Discover Ted Corbitt and you'll begin to discover the long history of African-Americans and U.S. distance running.
The late Ted Corbitt (January 31, 1919 – December 12, 2007) was often known as “the father of long distance running.” He was also a pioneer in ultra marathoning who helped spur interest in the sport in the United States during the 1960s and 1970s. Corbitt also developed the use of a calibrated bike wheel to accurately measure race courses, a technique subsequently adopted world wide. Corbitt was an important historian of the sport — specifically examining African Americans’ early and continuous role in distance running — whose writings will be critical when a truly comprehensive history of U.S. distance running is written.
Although having an almost incalculable influence on the development of distance running in the United States as an official, physical therapist, and historian, Corbitt was also a nationally competitive runner. Corbitt joined the New York Pioneer Club, the nation’s first integrated running organization, in 1947; and became an Olympian in 1952, representing the United States at Helsinki in the marathon. He ran the Boston Marathon 22 times, the last time in 1974, and won the Philadelphia Marathon four times, his first in 1954. Corbitt was known for high-mileage weeks, topping out one time at 300 miles for a week in 1962. This naturally led to his participation in ultra marathoning. Corbitt completed 68 miles in his final 24-hour race at the age of 84. He continued to volunteer at races and treat physiotherapy patients until his death at the age of 87.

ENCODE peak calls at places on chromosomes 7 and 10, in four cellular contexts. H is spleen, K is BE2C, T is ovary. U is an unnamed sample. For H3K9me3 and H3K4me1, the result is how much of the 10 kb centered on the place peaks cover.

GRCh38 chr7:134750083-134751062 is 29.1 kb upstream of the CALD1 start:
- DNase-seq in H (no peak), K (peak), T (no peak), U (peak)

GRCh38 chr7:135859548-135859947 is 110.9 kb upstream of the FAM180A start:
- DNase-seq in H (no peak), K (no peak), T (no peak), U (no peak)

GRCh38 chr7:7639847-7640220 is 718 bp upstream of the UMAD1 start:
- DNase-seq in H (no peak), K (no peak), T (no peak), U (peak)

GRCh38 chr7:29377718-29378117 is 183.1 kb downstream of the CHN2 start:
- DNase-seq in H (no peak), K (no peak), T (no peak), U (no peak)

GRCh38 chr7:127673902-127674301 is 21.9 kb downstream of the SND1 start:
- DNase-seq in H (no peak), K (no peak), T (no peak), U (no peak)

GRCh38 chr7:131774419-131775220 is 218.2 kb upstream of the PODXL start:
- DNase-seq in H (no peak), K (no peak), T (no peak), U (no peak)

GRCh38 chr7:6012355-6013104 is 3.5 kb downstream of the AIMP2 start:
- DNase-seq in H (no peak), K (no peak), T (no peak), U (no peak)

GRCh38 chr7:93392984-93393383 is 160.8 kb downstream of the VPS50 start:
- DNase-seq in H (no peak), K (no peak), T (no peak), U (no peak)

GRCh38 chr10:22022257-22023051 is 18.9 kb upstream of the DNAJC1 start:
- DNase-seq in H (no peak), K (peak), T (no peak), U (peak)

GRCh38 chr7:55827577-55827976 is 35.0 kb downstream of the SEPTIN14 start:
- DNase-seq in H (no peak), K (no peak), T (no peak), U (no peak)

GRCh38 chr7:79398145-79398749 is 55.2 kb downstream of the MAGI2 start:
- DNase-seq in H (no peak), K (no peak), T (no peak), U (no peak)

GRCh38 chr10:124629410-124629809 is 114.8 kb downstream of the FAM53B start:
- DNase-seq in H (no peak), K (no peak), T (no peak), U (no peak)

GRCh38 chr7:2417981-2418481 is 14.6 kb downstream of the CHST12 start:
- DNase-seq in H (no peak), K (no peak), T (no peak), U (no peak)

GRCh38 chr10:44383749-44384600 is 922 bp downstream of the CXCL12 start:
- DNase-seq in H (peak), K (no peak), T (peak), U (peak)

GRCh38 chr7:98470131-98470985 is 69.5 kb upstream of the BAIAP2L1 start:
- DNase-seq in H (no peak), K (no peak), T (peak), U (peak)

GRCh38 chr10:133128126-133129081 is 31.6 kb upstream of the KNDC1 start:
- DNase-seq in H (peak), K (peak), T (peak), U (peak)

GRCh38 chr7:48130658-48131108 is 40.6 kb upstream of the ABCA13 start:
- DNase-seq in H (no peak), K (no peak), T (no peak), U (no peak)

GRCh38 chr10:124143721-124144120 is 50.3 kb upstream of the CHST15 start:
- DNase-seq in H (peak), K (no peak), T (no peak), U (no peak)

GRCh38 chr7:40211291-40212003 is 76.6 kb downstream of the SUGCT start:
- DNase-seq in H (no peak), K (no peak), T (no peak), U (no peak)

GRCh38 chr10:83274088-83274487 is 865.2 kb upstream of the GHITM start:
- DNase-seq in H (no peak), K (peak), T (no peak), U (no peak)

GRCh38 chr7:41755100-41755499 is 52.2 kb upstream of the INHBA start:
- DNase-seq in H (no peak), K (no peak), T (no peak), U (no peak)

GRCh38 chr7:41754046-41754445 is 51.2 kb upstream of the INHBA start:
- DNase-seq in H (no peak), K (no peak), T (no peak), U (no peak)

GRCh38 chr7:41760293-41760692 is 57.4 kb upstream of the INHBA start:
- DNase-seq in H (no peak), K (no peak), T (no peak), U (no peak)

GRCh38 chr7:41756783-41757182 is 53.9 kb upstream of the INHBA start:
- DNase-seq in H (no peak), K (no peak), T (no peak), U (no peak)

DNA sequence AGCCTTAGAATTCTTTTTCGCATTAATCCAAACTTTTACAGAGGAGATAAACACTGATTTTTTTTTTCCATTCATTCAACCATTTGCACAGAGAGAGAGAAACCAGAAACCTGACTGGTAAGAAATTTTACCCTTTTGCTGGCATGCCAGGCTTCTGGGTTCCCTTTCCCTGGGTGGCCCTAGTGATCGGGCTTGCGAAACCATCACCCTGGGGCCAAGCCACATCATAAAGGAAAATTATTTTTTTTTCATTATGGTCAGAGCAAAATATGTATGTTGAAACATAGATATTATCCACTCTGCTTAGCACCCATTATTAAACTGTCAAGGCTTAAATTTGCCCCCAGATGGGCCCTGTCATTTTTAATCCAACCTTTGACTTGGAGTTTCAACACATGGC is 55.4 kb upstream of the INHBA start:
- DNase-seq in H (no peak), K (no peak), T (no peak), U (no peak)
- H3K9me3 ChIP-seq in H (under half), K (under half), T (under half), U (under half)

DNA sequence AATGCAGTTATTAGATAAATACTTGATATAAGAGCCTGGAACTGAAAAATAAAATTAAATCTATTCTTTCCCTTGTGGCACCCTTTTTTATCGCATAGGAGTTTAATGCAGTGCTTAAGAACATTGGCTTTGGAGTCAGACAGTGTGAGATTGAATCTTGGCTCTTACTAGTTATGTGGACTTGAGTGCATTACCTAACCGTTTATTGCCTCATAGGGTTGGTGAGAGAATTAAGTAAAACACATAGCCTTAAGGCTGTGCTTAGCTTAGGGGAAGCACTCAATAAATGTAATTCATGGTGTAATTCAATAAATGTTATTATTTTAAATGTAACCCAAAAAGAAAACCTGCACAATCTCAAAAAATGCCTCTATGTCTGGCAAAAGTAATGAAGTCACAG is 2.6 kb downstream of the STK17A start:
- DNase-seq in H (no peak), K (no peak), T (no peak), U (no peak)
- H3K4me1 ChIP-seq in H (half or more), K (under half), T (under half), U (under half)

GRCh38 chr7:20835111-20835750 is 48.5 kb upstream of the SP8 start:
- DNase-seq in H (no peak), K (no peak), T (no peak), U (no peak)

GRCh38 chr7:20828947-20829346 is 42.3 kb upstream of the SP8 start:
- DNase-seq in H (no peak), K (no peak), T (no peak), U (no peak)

Corbitt co-founded and was the first president of the New York Road Runners, as well as the third president of the Road Runners Club of America. Corbitt was one of five original inductees to the National Distance Running Hall of Fame in 1998. John Chodes wrote a well-received biography of Corbitt in 2010, Corbitt: The Story of Ted Corbitt, Long Distance Runner and tedcorbitt.com has a bibliography of Corbitt’s writings and is a wealth of information about African-American pioneers in long-distance running. Ultimately, the career and life of Ted Corbitt provides important context into understanding the critical role that African-American distance runners have played in the culture and history of distance running in the United States.